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variant

[vair-ee-uh nt] /ˈvɛər i ənt/
adjective
1.
tending to change or alter; exhibiting variety or diversity; varying:
variant shades of color.
2.
not agreeing or conforming; differing, especially from something of the same general kind.
3.
not definitive, as a version of part of a text; different; alternative:
a variant reading.
4.
not universally accepted.
noun
5.
a person or thing that varies.
6.
a different spelling, pronunciation, or form of the same word: “Vehemency” is a variant of “vehemence.”.
Origin
1325-1375
1325-75; Middle English < Latin variant-, stem of variāns, present participle of variāre to vary; see -ant
Related forms
nonvariant, adjective, noun
unvariant, adjective
Can be confused
variable, variant.
Dictionary.com Unabridged
Based on the Random House Dictionary, © Random House, Inc. 2014.
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Examples from the web for variants
  • How much tolerance people have depends on which gene variants and the number of copies of those genes they posses.
  • And we're not comfortable with some of its variants.
  • All three variants, however, may under different conditions produce ambiguity or worse.
  • Methanol and ethanol are variants of alcohol, and they have different properties and uses.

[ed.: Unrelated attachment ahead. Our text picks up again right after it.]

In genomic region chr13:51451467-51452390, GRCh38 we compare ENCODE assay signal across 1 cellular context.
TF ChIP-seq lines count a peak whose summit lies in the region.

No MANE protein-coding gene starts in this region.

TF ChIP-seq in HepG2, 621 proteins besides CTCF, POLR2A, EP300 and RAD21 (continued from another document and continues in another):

• Anabolic steroids are synthetic variants of such naturally occurring hormones as testosterone.
  • Search for those variants and add them to the entry.
  • And we've heard variants of it all over the country.
  • Within the next few years geneticists will find the specific genetic variants that determine skin color.
  • Some of the names were variants on the names of famous rock tunes.
  • It is now apparent that each gene may yield several thousand expression variants.
British Dictionary definitions for variants

variant

/ˈvɛərɪənt/
adjective
1.
liable to or displaying variation
2.
differing from a standard or type: a variant spelling
3.
(obsolete) not constant; fickle
noun
4.
something that differs from a standard or type
5.
(statistics) another word for variate (sense 1)
Word Origin
C14: via Old French from Latin variāns, from variāre to diversify, from variusvarious
Collins English Dictionary - Complete & Unabridged 2012 Digital Edition
© William Collins Sons & Co. Ltd. 1979, 1986 © HarperCollins
Publishers 1998, 2000, 2003, 2005, 2006, 2007, 2009, 2012
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Word Origin and History for variants

variant

adj.

late 14c., from Old French variant, from Latin variantem (nominative varians), present participle of variare "to change" (see vary).

n.

1848, from variant (adj.).

Online Etymology Dictionary, © 2010 Douglas Harper
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variants in Medicine

variant var·i·ant (vâr'ē-ənt, vār'-)
adj.

  1. Having or exhibiting variation; differing.

  2. Tending or liable to vary; variable.

  3. Deviating from a standard, usually by only a slight difference.

n.
Something that differs in form only slightly from something else.
The American Heritage® Stedman's Medical Dictionary
Copyright © 2002, 2001, 1995 by Houghton Mifflin Company. Published by Houghton Mifflin Company.
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11
13
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